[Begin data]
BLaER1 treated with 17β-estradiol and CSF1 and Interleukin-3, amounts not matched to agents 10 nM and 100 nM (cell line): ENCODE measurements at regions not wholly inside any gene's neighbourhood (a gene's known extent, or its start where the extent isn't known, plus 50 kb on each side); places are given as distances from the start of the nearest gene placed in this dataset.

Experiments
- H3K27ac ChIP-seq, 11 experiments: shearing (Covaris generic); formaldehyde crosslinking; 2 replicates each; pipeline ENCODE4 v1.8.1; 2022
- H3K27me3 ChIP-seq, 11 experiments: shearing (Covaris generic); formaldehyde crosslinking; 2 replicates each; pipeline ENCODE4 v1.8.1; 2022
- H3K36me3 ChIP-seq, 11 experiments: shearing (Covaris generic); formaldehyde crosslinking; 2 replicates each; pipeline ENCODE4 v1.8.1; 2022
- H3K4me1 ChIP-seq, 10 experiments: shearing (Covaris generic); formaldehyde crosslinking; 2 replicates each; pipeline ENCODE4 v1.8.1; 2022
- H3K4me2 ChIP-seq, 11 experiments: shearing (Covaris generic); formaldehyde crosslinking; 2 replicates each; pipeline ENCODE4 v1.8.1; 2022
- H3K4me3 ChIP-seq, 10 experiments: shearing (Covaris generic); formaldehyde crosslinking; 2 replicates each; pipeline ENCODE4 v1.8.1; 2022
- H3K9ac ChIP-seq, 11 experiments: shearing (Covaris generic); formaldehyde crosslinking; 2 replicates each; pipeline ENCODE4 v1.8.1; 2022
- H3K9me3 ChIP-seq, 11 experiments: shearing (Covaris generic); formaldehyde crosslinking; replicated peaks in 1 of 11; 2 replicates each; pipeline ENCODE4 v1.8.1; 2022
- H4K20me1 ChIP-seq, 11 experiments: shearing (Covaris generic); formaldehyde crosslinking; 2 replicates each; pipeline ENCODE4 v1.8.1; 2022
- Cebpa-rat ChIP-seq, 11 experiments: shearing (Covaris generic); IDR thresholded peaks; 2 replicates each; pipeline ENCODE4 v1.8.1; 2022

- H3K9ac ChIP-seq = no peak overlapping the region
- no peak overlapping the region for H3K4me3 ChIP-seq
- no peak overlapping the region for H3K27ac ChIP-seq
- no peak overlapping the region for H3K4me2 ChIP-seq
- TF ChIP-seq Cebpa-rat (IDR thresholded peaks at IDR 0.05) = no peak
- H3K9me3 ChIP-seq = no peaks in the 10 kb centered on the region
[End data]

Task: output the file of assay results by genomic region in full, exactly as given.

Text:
BLaER1 treated with 17β-estradiol and CSF1 and Interleukin-3, amounts not matched to agents 10 nM and 100 nM (cell line): ENCODE measurements at regions not wholly inside any gene's neighbourhood (a gene's known extent, or its start where the extent isn't known, plus 50 kb on each side); places are given as distances from the start of the nearest gene placed in this dataset.

Experiments
- H3K27ac ChIP-seq, 11 experiments: shearing (Covaris generic); formaldehyde crosslinking; 2 replicates each; pipeline ENCODE4 v1.8.1; 2022
- H3K27me3 ChIP-seq, 11 experiments: shearing (Covaris generic); formaldehyde crosslinking; 2 replicates each; pipeline ENCODE4 v1.8.1; 2022
- H3K36me3 ChIP-seq, 11 experiments: shearing (Covaris generic); formaldehyde crosslinking; 2 replicates each; pipeline ENCODE4 v1.8.1; 2022
- H3K4me1 ChIP-seq, 10 experiments: shearing (Covaris generic); formaldehyde crosslinking; 2 replicates each; pipeline ENCODE4 v1.8.1; 2022
- H3K4me2 ChIP-seq, 11 experiments: shearing (Covaris generic); formaldehyde crosslinking; 2 replicates each; pipeline ENCODE4 v1.8.1; 2022
- H3K4me3 ChIP-seq, 10 experiments: shearing (Covaris generic); formaldehyde crosslinking; 2 replicates each; pipeline ENCODE4 v1.8.1; 2022
- H3K9ac ChIP-seq, 11 experiments: shearing (Covaris generic); formaldehyde crosslinking; 2 replicates each; pipeline ENCODE4 v1.8.1; 2022
- H3K9me3 ChIP-seq, 11 experiments: shearing (Covaris generic); formaldehyde crosslinking; replicated peaks in 1 of 11; 2 replicates each; pipeline ENCODE4 v1.8.1; 2022
- H4K20me1 ChIP-seq, 11 experiments: shearing (Covaris generic); formaldehyde crosslinking; 2 replicates each; pipeline ENCODE4 v1.8.1; 2022
- Cebpa-rat ChIP-seq, 11 experiments: shearing (Covaris generic); IDR thresholded peaks; 2 replicates each; pipeline ENCODE4 v1.8.1; 2022

- H3K9ac ChIP-seq = no peak overlapping the region
- no peak overlapping the region for H3K4me3 ChIP-seq
- no peak overlapping the region for H3K27ac ChIP-seq
- no peak overlapping the region for H3K4me2 ChIP-seq
- TF ChIP-seq Cebpa-rat (IDR thresholded peaks at IDR 0.05) = no peak
- H3K9me3 ChIP-seq = no peaks in the 10 kb centered on the region